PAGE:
Maria Skłodowska-Curie was nominated by Patricia Fara, the head of the British Society for the History of Science, who said that the Polish scientist had the odds “always stacked against her”.
Fara said that, in Poland, Skłodowska-Curie's “patriotic family suffered under a Russian regime. In France, she was regarded with suspicion as a foreigner. And of course, wherever she went, she was discriminated against as a woman”.
Born in Warsaw in 1867, Skłodowska-Curie spent most of her life in France.
She graduated from the Sorbonne. In 1903 she wrote a dissertation which became the first doctorate in science awarded to a woman in Europe.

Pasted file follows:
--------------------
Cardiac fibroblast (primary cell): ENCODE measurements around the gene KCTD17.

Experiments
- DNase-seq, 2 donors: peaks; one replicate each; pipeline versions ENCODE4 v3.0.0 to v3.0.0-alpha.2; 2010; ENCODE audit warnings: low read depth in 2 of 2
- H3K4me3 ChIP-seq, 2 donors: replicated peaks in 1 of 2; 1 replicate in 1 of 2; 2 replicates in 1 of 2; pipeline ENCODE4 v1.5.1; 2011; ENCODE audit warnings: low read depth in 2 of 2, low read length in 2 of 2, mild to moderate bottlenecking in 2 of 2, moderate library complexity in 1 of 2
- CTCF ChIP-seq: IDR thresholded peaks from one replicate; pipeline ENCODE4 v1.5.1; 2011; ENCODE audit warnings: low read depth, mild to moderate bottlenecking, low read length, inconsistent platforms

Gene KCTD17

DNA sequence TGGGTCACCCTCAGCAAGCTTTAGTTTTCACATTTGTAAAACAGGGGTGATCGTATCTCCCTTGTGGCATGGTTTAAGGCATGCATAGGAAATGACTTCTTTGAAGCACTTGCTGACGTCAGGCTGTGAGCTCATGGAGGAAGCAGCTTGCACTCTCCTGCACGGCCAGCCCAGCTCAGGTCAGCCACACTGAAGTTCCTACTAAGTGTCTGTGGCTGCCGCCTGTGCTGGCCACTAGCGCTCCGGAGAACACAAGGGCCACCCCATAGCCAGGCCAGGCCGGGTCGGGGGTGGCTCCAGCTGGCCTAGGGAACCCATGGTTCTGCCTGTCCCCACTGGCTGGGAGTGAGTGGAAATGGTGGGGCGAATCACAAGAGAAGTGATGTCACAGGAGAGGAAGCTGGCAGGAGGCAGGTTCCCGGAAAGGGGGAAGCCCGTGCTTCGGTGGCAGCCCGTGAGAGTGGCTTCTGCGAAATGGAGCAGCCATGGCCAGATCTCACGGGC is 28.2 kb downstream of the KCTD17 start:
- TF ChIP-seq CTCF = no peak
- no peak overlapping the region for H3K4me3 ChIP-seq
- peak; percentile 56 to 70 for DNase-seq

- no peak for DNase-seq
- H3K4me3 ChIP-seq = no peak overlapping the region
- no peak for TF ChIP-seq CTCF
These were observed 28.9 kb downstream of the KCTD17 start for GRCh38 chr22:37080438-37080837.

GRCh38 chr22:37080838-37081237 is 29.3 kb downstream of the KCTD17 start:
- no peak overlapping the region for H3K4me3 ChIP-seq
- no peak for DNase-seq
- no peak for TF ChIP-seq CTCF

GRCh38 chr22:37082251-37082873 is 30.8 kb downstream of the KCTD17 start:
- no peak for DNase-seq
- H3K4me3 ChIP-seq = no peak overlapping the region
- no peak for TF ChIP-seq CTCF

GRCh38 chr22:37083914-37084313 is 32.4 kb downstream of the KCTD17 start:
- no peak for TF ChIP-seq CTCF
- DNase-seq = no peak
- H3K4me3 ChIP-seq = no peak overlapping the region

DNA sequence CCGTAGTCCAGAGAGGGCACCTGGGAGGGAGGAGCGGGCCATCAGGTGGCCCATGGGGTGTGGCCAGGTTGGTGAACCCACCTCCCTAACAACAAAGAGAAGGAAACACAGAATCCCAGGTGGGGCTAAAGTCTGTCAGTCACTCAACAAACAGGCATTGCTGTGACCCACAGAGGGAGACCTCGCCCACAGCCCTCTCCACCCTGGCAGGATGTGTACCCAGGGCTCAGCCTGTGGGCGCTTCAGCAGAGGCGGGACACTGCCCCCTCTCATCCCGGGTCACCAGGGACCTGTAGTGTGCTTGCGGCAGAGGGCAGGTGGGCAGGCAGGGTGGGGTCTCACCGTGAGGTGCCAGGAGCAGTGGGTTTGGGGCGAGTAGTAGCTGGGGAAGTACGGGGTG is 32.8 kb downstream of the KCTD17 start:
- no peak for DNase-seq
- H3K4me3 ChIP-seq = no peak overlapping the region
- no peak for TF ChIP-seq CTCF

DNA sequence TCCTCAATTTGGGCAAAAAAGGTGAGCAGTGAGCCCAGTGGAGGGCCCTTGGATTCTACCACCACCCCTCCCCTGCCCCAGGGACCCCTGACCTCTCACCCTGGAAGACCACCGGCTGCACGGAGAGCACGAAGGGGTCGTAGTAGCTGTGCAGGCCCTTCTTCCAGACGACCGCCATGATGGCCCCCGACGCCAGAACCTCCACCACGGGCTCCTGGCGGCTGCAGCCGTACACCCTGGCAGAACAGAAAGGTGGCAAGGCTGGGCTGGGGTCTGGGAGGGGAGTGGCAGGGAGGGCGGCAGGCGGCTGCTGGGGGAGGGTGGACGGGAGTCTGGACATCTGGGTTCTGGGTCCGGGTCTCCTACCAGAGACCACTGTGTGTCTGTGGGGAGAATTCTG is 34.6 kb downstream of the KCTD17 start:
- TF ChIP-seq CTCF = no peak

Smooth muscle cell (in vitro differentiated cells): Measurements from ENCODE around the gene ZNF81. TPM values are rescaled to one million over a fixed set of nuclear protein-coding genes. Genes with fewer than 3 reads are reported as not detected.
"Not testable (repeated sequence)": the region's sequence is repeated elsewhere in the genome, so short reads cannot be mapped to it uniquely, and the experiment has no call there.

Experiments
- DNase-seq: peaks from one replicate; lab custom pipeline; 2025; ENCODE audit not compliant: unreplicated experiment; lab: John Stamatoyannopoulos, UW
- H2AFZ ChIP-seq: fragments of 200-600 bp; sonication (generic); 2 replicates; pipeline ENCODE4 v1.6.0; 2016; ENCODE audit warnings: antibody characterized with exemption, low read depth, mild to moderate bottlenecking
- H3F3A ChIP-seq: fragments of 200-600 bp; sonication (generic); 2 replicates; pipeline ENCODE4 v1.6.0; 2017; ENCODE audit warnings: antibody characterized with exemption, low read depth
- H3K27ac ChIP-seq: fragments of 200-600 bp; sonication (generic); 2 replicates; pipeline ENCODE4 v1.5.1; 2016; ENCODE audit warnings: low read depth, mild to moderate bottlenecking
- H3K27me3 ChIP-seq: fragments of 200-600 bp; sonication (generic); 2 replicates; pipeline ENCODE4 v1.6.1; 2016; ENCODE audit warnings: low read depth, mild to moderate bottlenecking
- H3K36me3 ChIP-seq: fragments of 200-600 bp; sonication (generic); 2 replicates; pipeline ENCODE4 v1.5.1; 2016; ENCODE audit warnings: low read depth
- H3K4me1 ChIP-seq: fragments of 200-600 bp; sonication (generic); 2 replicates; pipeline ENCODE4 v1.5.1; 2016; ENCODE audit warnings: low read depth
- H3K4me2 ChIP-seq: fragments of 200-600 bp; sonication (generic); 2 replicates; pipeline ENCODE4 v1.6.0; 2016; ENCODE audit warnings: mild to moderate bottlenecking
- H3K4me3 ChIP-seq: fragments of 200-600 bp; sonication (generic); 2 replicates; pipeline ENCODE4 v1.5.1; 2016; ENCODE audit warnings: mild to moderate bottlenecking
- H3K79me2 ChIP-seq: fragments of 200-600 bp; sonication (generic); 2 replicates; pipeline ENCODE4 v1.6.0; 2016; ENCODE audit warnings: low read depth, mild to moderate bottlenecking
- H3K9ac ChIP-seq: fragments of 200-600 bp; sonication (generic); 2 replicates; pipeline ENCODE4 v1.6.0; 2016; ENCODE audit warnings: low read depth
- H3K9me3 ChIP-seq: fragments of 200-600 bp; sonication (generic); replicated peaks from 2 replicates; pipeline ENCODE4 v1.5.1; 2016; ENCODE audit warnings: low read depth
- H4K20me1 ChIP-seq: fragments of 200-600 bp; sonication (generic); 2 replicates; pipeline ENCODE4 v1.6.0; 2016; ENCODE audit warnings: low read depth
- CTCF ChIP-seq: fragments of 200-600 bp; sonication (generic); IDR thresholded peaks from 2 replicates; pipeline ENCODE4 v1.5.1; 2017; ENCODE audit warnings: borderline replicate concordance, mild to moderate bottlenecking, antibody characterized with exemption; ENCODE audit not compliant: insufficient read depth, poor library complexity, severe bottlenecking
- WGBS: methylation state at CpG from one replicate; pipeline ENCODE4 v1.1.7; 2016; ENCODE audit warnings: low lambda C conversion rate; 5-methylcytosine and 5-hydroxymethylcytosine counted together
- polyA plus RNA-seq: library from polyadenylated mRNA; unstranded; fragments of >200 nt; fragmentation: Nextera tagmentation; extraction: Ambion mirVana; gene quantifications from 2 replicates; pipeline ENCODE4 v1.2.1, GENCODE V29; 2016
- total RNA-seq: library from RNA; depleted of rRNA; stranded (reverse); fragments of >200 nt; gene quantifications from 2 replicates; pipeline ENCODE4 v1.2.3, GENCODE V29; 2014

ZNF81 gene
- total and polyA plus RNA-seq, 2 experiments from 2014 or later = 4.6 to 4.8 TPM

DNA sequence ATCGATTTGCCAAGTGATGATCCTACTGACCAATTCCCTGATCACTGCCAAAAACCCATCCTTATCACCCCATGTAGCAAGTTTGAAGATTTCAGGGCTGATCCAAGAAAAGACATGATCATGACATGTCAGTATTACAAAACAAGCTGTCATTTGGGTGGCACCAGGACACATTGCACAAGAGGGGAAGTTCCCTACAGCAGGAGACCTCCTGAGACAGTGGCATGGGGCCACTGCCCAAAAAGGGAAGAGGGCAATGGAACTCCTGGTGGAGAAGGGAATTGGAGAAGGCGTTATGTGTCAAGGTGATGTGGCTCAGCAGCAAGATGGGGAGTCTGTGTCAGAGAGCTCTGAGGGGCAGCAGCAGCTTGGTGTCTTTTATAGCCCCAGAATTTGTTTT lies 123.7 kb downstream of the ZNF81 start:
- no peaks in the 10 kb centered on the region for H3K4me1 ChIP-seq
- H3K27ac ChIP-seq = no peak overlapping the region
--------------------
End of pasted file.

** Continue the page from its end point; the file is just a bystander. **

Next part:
In the same year, Skłodowska-Curie, her husband Pierre Curie, and Henri Becquerel, won a Nobel Prize in Physics.
In 1911, the same year she went on to become the first person to win two Nobel Prizes, winning the award in chemistry, she was denied election to the French Academy of Sciences.
Skłodowska-Curie devised a method to isolate radium and study its properties, a discovery which later paved the way for cancer therapy.
During World War I, together with her daughter Irene, she fitted ambulances with portable X-ray equipment, driving vehicles to the front.
She died in 1934 of aplastic anaemia, a bone marrow disease which was likely caused by high exposure to radiation.
BBC History Magazine tasked ten historians, all of them women, with nominating 100 people for a list of 100 women who changed the world. The magazine's readers ranked the women in an online poll.
US civil rights activist Rosa Parks ranked second, and British suffragette Emmeline Pankhurst came in third.